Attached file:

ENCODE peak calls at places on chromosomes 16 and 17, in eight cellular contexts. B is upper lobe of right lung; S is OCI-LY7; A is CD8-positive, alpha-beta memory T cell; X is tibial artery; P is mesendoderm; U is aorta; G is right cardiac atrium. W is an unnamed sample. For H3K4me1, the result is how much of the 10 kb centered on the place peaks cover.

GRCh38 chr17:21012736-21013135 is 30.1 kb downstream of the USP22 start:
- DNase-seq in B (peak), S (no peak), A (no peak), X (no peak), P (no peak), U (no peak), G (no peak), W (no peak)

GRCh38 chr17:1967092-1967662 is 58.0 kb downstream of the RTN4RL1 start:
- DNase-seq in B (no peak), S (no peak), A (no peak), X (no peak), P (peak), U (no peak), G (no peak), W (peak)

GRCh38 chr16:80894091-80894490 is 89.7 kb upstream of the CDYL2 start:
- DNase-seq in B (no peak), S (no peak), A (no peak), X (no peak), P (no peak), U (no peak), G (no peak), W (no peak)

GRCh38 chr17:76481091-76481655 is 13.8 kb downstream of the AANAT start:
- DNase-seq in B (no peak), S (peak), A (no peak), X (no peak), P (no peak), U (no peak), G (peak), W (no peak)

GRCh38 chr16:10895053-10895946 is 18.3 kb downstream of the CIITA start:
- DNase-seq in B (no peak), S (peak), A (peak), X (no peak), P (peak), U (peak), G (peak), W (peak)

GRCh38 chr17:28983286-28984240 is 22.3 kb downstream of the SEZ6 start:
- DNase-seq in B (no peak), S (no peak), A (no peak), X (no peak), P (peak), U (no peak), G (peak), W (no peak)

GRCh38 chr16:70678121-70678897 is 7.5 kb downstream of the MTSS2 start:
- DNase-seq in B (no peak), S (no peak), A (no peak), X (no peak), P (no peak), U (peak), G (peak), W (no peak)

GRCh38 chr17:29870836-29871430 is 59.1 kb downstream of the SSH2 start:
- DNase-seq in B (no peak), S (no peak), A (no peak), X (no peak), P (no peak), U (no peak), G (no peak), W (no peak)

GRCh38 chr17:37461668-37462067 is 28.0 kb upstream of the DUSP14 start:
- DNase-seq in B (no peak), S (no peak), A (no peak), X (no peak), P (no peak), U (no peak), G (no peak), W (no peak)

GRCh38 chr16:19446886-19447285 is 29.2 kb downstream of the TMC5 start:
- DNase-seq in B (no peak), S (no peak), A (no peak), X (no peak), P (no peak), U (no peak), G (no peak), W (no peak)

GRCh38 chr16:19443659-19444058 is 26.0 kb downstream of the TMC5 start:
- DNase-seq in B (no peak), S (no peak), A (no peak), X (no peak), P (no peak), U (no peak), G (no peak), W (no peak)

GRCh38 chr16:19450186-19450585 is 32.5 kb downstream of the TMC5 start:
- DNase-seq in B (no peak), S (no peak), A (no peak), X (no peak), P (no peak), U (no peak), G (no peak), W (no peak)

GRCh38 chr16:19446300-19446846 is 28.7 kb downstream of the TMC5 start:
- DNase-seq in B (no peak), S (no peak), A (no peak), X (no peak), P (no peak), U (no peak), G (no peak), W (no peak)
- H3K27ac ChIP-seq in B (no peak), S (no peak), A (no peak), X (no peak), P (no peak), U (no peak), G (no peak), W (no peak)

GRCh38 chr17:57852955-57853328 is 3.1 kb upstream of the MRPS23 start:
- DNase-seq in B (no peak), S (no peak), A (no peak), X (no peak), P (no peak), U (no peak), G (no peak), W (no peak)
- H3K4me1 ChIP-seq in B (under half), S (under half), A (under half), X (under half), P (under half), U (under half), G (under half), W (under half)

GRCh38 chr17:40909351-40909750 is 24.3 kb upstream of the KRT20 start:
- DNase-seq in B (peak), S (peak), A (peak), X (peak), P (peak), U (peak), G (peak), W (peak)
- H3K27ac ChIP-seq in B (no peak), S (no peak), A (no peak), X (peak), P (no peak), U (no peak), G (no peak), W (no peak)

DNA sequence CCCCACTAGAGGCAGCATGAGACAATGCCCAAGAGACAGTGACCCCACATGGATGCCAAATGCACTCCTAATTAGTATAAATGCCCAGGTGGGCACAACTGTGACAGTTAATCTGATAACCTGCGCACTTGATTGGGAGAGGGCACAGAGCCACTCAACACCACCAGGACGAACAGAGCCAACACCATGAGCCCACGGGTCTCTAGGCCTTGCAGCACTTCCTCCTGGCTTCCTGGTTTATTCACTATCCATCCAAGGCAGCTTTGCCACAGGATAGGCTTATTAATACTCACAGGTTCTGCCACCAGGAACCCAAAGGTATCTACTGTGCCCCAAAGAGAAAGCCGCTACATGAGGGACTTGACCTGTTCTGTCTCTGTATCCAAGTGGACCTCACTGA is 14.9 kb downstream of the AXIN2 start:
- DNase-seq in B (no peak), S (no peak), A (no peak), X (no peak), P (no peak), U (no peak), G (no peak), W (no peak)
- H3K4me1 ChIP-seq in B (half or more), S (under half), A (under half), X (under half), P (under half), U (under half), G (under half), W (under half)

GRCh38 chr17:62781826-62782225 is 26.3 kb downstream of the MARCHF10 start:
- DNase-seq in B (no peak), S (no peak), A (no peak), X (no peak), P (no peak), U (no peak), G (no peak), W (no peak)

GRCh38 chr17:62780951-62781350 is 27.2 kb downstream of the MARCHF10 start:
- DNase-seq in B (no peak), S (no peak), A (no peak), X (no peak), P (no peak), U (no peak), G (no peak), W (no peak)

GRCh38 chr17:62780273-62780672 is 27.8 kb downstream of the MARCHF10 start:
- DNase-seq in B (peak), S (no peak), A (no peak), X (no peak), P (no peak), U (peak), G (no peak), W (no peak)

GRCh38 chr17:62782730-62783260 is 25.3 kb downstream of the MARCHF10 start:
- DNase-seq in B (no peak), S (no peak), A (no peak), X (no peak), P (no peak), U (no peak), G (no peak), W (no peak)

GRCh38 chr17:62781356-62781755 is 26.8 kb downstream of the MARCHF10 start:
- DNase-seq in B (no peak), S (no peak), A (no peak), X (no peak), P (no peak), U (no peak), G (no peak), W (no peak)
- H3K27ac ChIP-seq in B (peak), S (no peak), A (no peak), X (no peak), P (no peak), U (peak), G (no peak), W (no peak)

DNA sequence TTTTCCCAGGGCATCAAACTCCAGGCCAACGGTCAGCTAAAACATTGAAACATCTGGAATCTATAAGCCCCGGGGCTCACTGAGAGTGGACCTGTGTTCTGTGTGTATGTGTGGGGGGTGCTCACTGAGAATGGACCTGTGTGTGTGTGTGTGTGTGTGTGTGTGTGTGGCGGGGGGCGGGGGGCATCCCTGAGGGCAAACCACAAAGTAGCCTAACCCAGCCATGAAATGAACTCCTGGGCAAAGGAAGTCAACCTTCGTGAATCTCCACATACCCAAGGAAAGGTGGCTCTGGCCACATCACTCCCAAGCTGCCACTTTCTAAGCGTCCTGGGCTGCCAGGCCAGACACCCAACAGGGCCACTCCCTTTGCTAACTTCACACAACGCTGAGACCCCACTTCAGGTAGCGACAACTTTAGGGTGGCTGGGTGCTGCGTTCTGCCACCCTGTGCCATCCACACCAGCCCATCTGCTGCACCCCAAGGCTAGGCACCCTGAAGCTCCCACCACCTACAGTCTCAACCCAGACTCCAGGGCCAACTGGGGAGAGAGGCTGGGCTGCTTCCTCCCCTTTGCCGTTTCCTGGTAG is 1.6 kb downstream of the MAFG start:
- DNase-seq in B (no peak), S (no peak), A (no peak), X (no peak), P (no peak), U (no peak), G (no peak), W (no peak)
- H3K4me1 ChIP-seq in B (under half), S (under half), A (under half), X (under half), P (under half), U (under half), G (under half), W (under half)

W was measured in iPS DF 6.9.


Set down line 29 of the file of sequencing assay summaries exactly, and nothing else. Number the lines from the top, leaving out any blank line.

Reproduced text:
GRCh38 chr17:57852955-57853328 is 3.1 kb upstream of the MRPS23 start: